A 'continued evolution': The rise of 3D beauty making over cosmetics

By Natasha Spencer-Jolliffe

- Last updated on GMT

Metaverse activity, 3D artistry and NFTs are just some of the ways beauty is shifting up a gear in the Web 3 digital world Image credit: Prostock-studio
Metaverse activity, 3D artistry and NFTs are just some of the ways beauty is shifting up a gear in the Web 3 digital world Image credit: Prostock-studio

Related tags: digital, virtual try-on tech, NFTs, NFT, metaverse, Social media marketing

From digitalisation to virtualisation, beauty and personal care brands are capturing consumers by delving deeper into the 3D sphere.

As the global cosmetics products industry is anticipated to reach €766.6 billion ($805.61bn) by 2023, according to Orbis Research, beauty and personal care brands are entering a new era of online cosmetics to introduce digital applications and build consumer engagement.

Brands across the globe are dipping their toes into the latest advances in digital cosmetics and moving from digitalisation to virtualisation. From the metaverse and NFTs (non-fungible tokens) to Web 3, brands are delving into online life beyond the traditional platform-based model to reach a deeper level of engagement through immersing consumers in the brand’s vision and product portfolio.

3D beauty

In June 2022, L’Oréal entered the metaverse with cosmetics line NYX Professional Makeup introducing an avatar collection to showcase makeup creations. Partnering with The Sandbox metaverse and blockchain laboratory People of Crypto, the brand conceptualised a global partnership with 3D artists through which it is set to invite 3D beauty creators to join its community, increase aptitude in digital makeup and redefine beauty in the metaverse.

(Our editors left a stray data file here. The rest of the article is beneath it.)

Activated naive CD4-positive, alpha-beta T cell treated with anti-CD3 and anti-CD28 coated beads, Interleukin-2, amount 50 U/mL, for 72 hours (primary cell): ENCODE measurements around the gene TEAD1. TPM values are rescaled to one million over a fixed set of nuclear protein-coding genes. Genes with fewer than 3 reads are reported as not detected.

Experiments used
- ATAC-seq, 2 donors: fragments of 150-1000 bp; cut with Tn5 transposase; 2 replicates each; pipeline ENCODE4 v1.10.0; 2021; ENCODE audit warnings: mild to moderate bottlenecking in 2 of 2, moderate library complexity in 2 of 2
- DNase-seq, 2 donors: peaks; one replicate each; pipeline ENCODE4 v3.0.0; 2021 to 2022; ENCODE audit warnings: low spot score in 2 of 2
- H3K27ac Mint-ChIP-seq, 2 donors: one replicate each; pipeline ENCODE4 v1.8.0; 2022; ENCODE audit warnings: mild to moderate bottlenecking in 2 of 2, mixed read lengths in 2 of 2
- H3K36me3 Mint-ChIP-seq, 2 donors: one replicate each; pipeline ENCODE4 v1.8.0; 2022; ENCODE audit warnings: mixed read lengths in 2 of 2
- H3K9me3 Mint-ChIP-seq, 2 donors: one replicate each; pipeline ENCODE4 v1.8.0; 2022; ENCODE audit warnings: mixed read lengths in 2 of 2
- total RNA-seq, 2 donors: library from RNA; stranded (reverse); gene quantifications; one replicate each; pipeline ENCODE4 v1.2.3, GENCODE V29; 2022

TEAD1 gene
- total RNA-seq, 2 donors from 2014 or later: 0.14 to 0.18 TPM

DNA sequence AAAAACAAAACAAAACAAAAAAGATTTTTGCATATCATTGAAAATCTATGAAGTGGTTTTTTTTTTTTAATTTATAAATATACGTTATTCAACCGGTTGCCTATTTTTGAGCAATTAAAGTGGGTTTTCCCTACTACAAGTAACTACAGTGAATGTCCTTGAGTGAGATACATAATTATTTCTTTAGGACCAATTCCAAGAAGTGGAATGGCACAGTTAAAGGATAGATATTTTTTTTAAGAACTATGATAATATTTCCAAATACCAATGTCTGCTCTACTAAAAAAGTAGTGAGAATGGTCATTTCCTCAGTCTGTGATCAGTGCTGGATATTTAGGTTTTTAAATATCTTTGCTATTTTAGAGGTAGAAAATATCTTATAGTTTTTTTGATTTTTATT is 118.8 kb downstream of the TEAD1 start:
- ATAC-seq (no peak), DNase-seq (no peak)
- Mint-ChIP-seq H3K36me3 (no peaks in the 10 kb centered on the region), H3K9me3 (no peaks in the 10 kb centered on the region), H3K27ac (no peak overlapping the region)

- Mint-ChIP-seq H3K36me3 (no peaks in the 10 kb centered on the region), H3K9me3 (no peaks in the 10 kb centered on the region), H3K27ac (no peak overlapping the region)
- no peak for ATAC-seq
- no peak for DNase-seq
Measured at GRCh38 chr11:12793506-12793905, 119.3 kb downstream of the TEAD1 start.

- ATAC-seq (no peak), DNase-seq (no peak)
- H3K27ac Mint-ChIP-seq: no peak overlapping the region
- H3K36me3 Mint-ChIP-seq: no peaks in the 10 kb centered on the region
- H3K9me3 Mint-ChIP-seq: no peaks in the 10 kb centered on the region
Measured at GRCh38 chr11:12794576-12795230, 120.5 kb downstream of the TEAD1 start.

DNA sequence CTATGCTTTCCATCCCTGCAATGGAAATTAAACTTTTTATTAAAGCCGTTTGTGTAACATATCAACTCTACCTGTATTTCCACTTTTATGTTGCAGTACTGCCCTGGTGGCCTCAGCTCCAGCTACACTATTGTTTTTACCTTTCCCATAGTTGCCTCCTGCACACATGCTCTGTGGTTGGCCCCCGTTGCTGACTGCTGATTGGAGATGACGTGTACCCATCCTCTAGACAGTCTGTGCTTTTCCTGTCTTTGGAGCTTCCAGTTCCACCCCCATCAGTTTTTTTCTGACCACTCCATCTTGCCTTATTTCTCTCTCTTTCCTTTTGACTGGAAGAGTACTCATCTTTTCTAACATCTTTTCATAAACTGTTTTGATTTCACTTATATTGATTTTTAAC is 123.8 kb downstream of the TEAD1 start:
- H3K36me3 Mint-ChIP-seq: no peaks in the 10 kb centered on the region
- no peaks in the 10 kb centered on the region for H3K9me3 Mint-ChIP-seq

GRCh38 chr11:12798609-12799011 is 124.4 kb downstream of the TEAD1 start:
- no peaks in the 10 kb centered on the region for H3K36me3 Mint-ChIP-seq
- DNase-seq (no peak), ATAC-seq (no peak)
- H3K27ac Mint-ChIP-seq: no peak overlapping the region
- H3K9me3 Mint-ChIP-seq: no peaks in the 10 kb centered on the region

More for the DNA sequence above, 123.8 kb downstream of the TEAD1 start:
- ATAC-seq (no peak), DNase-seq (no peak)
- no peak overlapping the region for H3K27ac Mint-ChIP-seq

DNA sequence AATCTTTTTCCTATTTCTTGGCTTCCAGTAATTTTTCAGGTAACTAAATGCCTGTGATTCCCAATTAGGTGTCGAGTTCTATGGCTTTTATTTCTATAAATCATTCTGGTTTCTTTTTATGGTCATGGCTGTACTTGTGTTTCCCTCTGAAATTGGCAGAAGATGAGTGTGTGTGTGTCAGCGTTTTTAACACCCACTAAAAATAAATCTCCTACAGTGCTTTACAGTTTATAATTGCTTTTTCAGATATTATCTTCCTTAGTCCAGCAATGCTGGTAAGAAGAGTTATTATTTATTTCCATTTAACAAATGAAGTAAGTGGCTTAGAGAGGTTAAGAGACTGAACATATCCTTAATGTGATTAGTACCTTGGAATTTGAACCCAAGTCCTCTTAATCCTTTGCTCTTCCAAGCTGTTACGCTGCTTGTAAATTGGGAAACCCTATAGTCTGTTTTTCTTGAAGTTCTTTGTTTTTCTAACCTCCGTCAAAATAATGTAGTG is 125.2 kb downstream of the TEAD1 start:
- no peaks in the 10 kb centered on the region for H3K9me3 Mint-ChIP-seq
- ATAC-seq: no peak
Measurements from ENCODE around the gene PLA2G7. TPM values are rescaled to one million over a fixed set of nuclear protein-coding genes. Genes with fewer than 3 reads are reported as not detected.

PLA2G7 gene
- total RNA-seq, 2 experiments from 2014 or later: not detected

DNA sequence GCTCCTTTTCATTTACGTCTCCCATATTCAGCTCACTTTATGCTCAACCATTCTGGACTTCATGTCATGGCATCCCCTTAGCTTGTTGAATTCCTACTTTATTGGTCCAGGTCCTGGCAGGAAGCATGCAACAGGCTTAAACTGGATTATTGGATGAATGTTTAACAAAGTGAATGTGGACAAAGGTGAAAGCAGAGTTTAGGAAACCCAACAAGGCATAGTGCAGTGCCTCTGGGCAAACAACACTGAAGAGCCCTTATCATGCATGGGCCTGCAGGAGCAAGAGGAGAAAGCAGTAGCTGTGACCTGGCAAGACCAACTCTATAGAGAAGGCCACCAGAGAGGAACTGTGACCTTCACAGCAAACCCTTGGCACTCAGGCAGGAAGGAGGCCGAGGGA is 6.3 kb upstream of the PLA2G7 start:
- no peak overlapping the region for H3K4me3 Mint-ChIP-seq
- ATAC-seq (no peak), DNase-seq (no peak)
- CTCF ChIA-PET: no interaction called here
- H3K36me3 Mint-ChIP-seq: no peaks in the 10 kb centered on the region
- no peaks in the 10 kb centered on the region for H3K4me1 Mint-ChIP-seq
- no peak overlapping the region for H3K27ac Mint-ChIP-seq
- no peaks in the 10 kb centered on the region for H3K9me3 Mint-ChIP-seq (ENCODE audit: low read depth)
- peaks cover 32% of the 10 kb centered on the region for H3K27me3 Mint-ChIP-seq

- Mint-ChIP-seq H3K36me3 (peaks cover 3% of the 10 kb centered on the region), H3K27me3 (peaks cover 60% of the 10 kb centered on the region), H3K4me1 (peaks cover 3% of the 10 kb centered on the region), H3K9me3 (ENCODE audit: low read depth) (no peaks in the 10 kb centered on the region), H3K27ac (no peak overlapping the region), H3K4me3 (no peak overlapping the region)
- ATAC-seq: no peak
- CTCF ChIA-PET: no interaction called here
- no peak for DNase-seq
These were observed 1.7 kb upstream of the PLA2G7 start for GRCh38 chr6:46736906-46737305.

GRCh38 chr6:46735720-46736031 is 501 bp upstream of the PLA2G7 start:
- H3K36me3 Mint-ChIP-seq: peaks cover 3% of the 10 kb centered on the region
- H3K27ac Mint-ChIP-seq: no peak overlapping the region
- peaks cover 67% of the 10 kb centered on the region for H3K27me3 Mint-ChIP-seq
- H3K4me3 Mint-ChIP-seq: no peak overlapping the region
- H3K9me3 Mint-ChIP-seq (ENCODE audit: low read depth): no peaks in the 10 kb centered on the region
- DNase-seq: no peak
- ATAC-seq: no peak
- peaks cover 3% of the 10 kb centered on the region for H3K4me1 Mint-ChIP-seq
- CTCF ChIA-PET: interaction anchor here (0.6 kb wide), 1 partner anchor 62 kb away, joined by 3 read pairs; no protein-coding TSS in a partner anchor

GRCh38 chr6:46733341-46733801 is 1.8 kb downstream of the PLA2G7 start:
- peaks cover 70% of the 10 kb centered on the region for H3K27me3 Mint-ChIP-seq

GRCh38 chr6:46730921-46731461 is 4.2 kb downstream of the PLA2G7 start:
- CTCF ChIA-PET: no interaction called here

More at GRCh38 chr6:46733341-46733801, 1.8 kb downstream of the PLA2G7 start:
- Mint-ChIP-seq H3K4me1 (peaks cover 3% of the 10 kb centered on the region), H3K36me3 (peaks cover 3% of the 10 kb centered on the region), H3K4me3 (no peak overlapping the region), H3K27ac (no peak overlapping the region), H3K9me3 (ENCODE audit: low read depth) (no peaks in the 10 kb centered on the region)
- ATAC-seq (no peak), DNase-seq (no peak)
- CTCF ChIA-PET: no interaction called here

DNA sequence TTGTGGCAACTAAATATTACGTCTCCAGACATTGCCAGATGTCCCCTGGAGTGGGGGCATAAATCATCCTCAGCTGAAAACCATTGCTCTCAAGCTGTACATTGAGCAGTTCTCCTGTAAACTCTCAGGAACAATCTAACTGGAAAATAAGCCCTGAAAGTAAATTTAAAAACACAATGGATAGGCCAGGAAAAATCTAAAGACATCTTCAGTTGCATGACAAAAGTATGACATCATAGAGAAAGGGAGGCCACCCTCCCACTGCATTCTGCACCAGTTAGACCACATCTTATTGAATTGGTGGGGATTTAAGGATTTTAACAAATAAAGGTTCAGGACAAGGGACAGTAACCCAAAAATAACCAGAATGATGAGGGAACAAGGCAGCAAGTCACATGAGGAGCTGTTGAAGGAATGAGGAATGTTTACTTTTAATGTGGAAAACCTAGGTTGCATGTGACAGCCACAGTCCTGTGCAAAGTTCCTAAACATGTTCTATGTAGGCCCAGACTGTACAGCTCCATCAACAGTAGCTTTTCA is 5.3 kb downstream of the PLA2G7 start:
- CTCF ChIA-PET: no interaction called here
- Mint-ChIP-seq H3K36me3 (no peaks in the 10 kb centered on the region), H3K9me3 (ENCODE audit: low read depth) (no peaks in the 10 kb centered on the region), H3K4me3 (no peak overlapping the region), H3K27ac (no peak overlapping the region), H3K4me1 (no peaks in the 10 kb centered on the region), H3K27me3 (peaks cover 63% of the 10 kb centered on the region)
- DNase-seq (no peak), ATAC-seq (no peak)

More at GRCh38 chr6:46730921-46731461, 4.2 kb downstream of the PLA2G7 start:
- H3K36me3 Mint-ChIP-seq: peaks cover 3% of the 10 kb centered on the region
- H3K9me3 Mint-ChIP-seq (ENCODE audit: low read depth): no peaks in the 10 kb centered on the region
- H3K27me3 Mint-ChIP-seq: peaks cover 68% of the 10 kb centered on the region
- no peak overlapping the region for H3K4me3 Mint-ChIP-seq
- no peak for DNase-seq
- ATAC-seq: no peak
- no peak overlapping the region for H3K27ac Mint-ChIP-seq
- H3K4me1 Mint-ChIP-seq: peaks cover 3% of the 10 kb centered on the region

The metaverse is set to play a big part in the future of global luxury group LVMH, too, as it reportedly gears up to create a virtual shopping experience for Sephora, building on the beauty brand’s use of virtual try-ons using augmented reality.

YSL Beauty is the latest name to launch into Web 3 – the third generation of the World Wide Web – that seeks to offer more personalisation and choice. YSL has unveiled its token-gated page which it says will act as a hub for the brand’s journey along Web 3 where users who follow the brand on Instagram and Twitter can claim their YSL Beauty NFT.

Meanwhile, multinational cosmetics producer Clinique has collaborated with Daz 3D, a software company and non-fungible-community specialist, to create its first NFT makeup campaign which reflects all skin tones, face shapes and hairstyles. 

The route to digital cosmetics 

Ever since social media introduced a marketing channel for beauty and personal care brands, the role of technology in the digital sphere has been at the forefront of the cosmetics industry. 

The ever-evolving functionality and understanding of social media has seen a raft of cosmetics brands leverage its live and engaging appeal to reach consumers 24/7, regardless of geographical location.